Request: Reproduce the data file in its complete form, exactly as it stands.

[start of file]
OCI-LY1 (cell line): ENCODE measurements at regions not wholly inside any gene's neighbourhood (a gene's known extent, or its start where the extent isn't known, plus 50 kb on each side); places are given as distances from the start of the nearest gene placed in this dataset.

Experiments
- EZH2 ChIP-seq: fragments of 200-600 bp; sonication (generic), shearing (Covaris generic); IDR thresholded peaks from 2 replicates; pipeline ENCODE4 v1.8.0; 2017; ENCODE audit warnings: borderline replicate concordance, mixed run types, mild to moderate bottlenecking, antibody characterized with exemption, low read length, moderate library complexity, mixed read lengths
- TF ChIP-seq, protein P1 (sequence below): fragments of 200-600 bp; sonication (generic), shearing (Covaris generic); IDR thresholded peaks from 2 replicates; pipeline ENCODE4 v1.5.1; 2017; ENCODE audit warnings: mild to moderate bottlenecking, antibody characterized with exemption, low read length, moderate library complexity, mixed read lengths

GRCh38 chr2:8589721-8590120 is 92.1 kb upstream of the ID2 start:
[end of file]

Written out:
OCI-LY1 (cell line): ENCODE measurements at regions not wholly inside any gene's neighbourhood (a gene's known extent, or its start where the extent isn't known, plus 50 kb on each side); places are given as distances from the start of the nearest gene placed in this dataset.

Experiments
- EZH2 ChIP-seq: fragments of 200-600 bp; sonication (generic), shearing (Covaris generic); IDR thresholded peaks from 2 replicates; pipeline ENCODE4 v1.8.0; 2017; ENCODE audit warnings: borderline replicate concordance, mixed run types, mild to moderate bottlenecking, antibody characterized with exemption, low read length, moderate library complexity, mixed read lengths
- TF ChIP-seq, protein P1 (sequence below): fragments of 200-600 bp; sonication (generic), shearing (Covaris generic); IDR thresholded peaks from 2 replicates; pipeline ENCODE4 v1.5.1; 2017; ENCODE audit warnings: mild to moderate bottlenecking, antibody characterized with exemption, low read length, moderate library complexity, mixed read lengths

GRCh38 chr2:8589721-8590120 is 92.1 kb upstream of the ID2 start: